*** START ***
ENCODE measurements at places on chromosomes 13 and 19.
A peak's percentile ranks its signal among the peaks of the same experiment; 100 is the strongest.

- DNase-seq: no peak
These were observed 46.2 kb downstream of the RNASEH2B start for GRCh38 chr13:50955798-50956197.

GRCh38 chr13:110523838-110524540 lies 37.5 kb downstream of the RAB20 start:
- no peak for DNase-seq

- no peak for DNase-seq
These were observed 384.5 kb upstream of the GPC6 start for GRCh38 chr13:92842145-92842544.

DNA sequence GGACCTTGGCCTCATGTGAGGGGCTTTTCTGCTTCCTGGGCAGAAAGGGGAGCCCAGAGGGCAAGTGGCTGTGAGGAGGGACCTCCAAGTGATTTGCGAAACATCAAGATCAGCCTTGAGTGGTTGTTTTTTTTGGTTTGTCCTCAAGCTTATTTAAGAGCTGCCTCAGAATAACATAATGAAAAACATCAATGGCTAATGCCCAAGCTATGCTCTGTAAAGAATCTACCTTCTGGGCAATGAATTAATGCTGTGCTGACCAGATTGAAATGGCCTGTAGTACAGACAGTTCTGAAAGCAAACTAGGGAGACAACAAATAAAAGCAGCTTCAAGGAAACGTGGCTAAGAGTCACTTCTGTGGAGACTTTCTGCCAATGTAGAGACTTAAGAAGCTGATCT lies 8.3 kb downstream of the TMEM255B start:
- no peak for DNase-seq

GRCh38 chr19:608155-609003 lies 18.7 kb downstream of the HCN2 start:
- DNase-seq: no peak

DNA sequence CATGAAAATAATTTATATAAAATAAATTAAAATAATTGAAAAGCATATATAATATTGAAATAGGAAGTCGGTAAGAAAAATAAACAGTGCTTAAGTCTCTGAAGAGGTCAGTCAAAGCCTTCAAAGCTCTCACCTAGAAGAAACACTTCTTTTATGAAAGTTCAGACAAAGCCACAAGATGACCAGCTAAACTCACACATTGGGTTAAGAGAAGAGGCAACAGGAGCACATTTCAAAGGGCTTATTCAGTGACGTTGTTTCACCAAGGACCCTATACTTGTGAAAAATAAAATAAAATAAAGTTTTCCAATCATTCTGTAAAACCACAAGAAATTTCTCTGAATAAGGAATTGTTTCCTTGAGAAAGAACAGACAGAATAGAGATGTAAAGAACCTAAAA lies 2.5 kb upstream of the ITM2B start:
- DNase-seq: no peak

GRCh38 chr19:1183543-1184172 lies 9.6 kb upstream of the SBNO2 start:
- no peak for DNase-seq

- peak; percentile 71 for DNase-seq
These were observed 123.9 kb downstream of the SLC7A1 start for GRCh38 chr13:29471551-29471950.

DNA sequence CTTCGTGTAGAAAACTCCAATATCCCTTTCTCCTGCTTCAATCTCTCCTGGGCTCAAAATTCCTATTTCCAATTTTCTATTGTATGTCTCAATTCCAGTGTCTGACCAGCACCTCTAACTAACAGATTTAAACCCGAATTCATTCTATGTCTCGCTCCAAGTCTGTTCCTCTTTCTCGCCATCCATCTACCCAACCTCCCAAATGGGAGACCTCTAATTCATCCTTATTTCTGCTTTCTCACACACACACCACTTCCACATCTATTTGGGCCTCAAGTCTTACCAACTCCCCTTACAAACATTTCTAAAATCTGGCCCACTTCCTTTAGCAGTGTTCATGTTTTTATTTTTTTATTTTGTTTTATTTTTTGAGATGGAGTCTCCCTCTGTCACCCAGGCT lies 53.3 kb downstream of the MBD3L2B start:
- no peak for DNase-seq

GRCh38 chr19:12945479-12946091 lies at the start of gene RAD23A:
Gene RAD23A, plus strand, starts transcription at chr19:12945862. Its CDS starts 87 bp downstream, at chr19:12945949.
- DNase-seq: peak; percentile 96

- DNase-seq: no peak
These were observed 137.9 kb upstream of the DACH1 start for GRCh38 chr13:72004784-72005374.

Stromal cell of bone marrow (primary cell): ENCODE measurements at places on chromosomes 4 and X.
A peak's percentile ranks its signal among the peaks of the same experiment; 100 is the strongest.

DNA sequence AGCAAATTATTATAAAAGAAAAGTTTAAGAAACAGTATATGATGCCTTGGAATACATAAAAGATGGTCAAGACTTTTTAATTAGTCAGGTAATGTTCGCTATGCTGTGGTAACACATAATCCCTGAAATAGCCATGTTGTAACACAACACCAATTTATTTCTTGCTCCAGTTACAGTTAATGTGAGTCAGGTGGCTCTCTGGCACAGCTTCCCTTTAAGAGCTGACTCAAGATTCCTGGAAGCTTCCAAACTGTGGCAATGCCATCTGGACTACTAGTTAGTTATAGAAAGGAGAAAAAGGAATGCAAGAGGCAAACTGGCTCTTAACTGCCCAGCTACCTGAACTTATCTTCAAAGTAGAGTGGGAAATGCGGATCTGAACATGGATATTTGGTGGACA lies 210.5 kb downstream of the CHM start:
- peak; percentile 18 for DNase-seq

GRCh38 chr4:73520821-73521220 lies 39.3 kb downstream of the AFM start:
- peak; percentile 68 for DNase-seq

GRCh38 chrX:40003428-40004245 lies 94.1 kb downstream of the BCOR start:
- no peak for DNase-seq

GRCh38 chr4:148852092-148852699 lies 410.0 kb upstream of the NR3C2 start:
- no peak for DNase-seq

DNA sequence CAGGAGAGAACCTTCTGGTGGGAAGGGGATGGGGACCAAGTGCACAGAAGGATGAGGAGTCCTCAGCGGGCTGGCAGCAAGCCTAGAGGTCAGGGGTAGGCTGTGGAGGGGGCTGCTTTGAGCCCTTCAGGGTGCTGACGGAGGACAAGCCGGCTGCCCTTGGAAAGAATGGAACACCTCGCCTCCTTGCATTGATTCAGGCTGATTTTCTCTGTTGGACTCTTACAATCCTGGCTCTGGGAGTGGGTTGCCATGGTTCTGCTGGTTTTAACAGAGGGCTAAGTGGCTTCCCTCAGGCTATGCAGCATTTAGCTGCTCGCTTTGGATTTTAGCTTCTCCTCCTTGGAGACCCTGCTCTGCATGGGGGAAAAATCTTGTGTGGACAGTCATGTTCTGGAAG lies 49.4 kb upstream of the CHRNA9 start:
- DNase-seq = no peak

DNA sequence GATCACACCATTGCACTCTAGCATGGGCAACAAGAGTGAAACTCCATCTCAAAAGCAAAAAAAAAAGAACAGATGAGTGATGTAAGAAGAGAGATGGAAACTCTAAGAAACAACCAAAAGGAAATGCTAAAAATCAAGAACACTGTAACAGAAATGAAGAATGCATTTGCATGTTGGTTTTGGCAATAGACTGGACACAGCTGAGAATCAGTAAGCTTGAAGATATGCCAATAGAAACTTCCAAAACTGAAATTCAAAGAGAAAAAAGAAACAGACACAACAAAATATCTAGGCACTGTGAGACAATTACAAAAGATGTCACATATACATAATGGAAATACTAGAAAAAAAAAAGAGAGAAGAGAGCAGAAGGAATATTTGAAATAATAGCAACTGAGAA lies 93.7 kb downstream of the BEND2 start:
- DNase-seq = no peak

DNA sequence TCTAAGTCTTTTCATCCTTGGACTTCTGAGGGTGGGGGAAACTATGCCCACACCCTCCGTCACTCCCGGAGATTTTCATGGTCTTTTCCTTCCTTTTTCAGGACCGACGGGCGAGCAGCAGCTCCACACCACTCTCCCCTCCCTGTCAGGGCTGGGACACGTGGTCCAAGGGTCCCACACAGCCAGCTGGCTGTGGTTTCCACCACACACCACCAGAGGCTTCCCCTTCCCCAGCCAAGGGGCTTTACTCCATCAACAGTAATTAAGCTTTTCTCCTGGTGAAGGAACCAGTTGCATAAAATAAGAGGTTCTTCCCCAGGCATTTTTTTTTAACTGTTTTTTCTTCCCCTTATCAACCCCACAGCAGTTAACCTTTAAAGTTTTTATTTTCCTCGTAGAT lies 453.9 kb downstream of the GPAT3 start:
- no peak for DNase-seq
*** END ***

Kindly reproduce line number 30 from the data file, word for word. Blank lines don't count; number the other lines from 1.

GRCh38 chr4:73520821-73521220 lies 39.3 kb downstream of the AFM start: